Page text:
Wednesday, November 18, 1998 Published at 20:13 GMT
Sea clue to death of dinosaurs
The meteorite (left) and the clay from which it came
By BBC News Online Science Editor Dr David Whitehouse
Scientists have found a piece of the meteorite that many believe killed the dinosaurs.
The small piece of rock was discovered during an international drilling mission to recover samples from beneath the floor of the Pacific.
It is only 2.5 mm in size, but a detailed chemical analysis indicates that it is rich in metals and seems typical of a type of meteorite called a carbonaceous chondrite. This strongly suggests that the body that so devastated the Earth 65 million years ago was an asteroid 10km across.
The meteorite profoundly changed the evolution of life on Earth - without it, humans would probably not be here.
The find adds to the already strong evidence that an impact of an asteroid, at that time, caused worldwide climatic disruption and probably wiped-out the dinosaurs and many other species.
Ten kilometres across may not sound very big, but it would have been travelling so fast that it would have slammed into the ground with overwhelming force - it would have distorted the very crust of the Earth.
A few years ago, scientists identified the point of the impact. It is a 300x180 km crater, now under the sea and covered with deposits off the Yucatan peninsula in the Gulf of Mexico.
The first any creature would have known about it would have been a steadily brightening point of light in the sky.
If it were ever to happen again there is only one thing to remember - if you can see it coming then you are going to die, if you cannot you are probably dead anyway.
Most of the asteroid would have been vaporised during impact.
But landing in the ocean would not soften the blow. Superheated steam would have been thrown into the atmosphere and tidal waves would have raced around the globe, repeatedly devastating seaboards.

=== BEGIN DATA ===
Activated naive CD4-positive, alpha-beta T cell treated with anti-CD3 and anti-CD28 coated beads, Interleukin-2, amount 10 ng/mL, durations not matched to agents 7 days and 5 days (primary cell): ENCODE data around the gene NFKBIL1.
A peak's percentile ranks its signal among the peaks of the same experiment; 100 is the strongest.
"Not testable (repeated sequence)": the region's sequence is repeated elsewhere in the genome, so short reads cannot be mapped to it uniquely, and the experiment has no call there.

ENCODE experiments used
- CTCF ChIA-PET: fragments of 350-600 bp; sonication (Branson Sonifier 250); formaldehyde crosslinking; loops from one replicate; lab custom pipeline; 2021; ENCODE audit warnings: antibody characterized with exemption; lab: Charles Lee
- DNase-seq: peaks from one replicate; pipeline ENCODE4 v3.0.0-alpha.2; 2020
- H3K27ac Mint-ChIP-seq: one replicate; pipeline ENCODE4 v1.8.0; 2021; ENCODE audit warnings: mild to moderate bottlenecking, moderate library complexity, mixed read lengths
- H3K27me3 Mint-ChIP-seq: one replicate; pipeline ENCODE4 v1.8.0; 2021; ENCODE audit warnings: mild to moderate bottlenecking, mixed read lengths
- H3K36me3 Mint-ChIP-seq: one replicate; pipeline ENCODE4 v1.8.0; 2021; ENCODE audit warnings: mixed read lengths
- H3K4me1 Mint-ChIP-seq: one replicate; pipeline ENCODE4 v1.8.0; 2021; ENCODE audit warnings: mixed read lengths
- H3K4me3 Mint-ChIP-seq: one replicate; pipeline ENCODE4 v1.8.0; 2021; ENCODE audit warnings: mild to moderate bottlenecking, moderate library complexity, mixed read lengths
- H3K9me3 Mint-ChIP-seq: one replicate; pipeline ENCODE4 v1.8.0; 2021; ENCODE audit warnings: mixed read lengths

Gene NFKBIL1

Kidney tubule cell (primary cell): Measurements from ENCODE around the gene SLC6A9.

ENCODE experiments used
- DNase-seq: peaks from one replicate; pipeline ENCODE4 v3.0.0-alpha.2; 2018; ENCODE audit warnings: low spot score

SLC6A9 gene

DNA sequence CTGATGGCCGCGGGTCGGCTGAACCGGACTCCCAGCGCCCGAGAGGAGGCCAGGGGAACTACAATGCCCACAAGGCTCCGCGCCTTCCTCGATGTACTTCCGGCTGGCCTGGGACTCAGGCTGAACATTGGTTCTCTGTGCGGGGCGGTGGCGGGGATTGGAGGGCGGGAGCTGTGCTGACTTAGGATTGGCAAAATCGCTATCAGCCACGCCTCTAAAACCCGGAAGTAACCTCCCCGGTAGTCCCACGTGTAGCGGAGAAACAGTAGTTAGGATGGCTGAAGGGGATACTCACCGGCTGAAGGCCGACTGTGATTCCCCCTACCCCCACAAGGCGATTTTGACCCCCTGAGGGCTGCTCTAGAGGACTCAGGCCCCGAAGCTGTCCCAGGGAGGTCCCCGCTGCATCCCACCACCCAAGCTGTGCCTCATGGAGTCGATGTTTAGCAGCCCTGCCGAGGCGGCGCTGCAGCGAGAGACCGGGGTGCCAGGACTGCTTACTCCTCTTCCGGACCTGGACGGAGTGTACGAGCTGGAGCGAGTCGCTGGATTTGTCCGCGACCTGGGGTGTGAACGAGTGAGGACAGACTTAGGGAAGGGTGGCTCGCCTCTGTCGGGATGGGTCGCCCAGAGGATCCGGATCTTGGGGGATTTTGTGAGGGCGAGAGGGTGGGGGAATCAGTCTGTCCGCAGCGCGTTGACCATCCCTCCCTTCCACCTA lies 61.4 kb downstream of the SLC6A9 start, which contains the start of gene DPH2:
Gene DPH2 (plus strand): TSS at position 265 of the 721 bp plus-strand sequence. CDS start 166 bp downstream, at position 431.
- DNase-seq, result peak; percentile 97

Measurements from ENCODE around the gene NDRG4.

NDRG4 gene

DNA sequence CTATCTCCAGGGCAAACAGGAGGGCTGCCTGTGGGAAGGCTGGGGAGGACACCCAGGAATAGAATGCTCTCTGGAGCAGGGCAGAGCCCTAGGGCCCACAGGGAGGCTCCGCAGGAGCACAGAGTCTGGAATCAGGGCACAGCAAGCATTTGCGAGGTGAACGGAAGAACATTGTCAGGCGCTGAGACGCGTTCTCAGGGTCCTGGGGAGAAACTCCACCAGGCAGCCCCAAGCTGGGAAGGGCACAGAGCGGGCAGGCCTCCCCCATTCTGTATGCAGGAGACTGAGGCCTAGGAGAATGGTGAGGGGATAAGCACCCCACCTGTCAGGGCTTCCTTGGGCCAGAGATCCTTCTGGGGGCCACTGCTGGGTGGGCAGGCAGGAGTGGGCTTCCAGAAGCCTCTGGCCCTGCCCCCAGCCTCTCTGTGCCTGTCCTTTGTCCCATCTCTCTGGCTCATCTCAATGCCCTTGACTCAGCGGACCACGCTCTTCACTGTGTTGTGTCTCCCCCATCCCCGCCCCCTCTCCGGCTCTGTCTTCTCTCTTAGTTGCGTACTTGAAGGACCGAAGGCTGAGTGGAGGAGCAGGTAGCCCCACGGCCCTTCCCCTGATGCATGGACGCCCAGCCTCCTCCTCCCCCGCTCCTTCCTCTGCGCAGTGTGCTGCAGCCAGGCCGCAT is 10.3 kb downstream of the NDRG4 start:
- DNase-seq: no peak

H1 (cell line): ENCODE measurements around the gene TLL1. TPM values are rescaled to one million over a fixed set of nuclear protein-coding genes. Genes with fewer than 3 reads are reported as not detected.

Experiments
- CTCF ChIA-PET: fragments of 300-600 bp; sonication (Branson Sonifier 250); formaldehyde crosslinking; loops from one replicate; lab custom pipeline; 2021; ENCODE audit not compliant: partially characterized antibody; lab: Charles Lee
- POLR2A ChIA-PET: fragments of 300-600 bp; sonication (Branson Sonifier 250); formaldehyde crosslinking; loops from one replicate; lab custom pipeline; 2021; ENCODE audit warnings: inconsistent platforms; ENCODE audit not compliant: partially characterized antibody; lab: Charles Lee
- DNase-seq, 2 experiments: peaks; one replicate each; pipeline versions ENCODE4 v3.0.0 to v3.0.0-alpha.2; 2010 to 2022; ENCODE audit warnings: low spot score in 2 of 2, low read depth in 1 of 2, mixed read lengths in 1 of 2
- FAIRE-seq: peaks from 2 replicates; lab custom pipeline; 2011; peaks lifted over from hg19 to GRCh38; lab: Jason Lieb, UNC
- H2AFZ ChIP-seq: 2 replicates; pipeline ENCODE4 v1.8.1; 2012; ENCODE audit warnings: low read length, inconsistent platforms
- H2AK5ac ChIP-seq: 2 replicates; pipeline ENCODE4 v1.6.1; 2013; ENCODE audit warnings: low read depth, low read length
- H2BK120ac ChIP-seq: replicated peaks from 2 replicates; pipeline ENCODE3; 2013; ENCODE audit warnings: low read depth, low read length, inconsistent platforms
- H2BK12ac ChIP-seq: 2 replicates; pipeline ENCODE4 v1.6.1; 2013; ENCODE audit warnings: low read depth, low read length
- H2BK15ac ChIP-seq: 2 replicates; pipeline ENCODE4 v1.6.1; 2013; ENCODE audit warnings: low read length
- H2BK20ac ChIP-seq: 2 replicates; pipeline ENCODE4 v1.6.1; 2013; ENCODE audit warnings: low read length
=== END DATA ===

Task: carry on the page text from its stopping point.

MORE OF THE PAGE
Molten rock from the sea floor would rain down on the land within thousands of miles of the impact. A searing blast wave would race away from the impact point at thousands of miles an hour setting alight anything in its path.
Dust from the impact and dust from the innumerable forest fires, not to mention exposed coal seams that would burn for millions of years afterwards, would accumulate in the atmosphere.
The Sun's light would be cut off and the single most important chemical reaction on Earth would cease - no sunlight, no photosynthesis.
Plants would die and food chains collapse - entire species would become extinct.
Some calculations of the impact suggest that not all of the meteorite would have been vaporised. Perhaps, if it came in at an oblique angle some would have survived. There is some evidence for this as the Mexican crater is oval.
Not every living thing perished after the impact. Many plants did survive, as did crocodiles and turtles. This puzzles scientists. Also there is some evidence that the dinosaurs may have been declining before the impact.
After the devastation had subsided, mammals, almost insignificant during the reign of the dinosaurs, were given the space to evolve into animals that eventually became us.
You can read more about the fossil meteorite discovery in this week's Nature journal. The research paper is authored by Frank T Kyte of the University of California, Los Angeles.